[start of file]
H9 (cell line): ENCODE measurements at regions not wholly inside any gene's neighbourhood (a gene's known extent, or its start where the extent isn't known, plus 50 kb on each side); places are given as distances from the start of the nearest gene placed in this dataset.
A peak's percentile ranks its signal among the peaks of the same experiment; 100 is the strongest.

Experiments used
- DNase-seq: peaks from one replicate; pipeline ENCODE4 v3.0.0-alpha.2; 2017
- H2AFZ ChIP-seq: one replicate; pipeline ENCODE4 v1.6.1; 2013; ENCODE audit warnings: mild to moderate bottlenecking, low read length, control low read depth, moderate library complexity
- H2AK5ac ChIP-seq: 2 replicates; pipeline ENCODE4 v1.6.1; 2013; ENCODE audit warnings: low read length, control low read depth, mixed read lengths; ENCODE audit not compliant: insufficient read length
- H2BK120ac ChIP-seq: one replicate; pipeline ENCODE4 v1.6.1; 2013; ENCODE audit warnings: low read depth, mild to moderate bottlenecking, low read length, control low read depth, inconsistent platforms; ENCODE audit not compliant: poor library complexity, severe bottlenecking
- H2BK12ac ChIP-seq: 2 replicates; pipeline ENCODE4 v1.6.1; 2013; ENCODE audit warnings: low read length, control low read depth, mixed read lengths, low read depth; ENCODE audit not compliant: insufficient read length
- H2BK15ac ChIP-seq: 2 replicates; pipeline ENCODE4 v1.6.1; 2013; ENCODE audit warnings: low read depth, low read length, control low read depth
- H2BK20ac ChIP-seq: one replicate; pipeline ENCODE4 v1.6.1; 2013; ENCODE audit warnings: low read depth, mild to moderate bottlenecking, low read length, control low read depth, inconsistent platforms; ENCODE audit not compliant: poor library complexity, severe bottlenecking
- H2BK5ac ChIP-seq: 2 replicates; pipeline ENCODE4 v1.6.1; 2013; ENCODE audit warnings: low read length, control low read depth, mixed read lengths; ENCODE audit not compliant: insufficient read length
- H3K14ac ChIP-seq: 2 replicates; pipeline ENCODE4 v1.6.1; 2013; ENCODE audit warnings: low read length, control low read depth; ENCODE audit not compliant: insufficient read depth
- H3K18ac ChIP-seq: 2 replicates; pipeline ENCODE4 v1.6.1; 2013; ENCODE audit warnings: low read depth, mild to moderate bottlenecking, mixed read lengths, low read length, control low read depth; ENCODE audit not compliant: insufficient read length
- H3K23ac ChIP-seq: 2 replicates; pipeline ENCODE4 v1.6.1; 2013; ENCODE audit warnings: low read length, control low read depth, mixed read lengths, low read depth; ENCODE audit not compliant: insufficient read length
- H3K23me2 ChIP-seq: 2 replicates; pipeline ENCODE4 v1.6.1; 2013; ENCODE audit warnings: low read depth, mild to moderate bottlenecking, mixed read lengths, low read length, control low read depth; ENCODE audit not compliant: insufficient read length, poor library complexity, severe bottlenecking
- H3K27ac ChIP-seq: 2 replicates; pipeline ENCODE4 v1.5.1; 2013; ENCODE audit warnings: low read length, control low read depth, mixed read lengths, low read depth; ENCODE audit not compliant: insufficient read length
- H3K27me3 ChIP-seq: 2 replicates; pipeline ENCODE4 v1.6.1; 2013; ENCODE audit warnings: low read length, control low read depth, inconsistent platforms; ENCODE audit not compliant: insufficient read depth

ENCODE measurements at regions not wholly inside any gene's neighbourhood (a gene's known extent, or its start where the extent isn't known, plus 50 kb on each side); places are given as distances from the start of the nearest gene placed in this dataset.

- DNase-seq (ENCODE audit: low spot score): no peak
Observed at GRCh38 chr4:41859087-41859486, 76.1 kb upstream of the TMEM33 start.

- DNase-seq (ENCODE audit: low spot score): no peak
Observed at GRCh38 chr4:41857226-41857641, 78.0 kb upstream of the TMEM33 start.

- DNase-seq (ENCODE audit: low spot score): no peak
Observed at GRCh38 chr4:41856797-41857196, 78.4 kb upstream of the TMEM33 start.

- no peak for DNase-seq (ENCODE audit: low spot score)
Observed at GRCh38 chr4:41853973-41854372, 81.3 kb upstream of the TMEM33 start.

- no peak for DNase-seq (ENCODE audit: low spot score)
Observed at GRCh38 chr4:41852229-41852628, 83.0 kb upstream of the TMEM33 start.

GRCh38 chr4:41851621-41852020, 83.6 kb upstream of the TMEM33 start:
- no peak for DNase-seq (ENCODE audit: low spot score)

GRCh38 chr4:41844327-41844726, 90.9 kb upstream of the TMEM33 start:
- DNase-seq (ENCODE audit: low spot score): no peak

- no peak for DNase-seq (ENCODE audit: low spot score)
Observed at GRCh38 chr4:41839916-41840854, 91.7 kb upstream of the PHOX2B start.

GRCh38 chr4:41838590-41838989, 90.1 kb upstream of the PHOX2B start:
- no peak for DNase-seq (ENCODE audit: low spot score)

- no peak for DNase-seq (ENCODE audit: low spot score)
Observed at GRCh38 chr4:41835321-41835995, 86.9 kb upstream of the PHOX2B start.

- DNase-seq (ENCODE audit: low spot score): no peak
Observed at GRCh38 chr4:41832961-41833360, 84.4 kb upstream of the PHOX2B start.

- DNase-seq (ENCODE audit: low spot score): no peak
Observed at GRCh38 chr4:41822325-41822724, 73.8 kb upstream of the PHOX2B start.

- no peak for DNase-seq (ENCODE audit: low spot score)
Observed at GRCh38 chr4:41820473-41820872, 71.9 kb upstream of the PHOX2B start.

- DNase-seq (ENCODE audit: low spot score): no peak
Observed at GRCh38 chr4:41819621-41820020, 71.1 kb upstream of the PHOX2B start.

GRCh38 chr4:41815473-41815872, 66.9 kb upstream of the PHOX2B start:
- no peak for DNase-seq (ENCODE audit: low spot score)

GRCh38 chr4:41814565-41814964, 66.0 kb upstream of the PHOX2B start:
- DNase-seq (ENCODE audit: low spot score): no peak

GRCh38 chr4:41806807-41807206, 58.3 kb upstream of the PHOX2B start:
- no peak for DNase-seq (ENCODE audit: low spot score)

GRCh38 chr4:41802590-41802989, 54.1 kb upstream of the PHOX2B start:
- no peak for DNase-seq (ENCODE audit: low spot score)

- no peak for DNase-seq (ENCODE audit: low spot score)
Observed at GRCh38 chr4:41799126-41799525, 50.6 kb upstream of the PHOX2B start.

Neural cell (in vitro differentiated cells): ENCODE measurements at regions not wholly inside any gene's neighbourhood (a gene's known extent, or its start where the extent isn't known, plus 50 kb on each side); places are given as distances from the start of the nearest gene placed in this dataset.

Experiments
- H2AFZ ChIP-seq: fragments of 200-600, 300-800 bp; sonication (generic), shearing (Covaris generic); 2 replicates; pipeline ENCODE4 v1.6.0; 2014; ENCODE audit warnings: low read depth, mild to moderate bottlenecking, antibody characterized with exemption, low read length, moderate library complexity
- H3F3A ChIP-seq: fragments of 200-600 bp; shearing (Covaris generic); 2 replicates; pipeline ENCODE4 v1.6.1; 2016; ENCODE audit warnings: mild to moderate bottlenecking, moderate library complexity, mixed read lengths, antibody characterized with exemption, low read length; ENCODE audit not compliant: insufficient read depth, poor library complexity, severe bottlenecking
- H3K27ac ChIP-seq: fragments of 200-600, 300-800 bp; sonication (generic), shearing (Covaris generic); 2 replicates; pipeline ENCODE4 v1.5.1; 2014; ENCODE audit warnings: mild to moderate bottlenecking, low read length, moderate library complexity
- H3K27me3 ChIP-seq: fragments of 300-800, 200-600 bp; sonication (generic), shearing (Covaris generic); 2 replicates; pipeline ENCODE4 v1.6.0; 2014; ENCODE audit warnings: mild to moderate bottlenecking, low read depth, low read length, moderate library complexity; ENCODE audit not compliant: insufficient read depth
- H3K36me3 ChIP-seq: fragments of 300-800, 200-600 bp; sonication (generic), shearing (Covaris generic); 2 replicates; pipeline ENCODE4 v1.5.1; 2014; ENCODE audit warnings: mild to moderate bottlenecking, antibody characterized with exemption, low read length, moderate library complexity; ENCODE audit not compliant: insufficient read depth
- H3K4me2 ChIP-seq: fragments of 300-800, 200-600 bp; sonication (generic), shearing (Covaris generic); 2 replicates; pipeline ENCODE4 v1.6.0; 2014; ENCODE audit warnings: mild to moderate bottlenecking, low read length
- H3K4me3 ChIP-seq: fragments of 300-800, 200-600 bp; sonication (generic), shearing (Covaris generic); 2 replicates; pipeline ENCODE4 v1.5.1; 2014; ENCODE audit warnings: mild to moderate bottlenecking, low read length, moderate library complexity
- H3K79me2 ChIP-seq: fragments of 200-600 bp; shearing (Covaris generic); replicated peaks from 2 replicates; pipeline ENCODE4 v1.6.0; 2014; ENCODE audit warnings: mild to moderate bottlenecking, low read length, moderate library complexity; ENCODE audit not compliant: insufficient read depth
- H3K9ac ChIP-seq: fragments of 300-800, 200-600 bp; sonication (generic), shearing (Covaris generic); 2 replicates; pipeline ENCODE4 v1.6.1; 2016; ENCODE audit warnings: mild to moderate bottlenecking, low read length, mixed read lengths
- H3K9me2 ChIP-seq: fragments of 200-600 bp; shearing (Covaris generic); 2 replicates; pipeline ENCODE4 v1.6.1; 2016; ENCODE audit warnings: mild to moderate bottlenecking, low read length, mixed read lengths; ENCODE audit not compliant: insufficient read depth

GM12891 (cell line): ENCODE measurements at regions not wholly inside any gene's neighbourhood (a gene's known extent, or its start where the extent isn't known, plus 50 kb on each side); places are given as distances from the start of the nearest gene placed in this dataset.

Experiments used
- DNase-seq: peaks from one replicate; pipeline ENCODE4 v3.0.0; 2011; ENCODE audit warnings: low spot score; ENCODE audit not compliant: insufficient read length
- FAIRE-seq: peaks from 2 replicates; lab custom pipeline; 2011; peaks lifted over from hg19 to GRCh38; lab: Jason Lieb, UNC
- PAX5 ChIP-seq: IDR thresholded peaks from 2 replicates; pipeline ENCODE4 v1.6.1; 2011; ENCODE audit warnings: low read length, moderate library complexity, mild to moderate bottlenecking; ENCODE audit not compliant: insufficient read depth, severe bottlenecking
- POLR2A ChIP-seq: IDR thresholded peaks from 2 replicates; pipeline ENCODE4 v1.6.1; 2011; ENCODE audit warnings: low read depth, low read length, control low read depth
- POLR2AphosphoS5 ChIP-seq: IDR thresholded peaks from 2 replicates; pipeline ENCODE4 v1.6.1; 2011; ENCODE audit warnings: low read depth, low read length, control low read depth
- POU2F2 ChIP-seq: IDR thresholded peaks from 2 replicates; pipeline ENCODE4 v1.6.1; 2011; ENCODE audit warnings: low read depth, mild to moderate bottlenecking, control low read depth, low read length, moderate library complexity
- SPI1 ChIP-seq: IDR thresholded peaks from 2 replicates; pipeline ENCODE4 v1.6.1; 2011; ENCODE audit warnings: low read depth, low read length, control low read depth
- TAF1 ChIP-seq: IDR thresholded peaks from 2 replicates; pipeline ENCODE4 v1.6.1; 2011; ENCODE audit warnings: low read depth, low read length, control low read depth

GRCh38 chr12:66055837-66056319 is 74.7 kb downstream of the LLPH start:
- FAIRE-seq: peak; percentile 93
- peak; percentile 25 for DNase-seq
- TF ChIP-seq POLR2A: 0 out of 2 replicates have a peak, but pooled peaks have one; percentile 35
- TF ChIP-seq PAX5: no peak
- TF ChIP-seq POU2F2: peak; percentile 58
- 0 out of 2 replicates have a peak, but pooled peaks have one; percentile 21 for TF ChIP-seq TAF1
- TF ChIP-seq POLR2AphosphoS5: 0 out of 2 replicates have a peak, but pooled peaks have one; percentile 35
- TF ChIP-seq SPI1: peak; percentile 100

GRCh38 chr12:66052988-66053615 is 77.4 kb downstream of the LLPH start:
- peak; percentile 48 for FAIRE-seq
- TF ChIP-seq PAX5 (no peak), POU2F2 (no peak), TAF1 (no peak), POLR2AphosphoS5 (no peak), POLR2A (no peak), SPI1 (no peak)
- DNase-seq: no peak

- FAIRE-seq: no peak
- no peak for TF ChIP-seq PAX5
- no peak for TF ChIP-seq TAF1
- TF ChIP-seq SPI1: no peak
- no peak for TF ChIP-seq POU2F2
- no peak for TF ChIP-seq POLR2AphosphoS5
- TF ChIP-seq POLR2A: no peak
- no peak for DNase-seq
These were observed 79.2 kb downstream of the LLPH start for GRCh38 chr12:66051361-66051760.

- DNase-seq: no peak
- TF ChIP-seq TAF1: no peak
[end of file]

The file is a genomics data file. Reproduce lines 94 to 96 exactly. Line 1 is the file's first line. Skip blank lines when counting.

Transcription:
- no peak for TF ChIP-seq TAF1
- TF ChIP-seq SPI1: no peak
- no peak for TF ChIP-seq POU2F2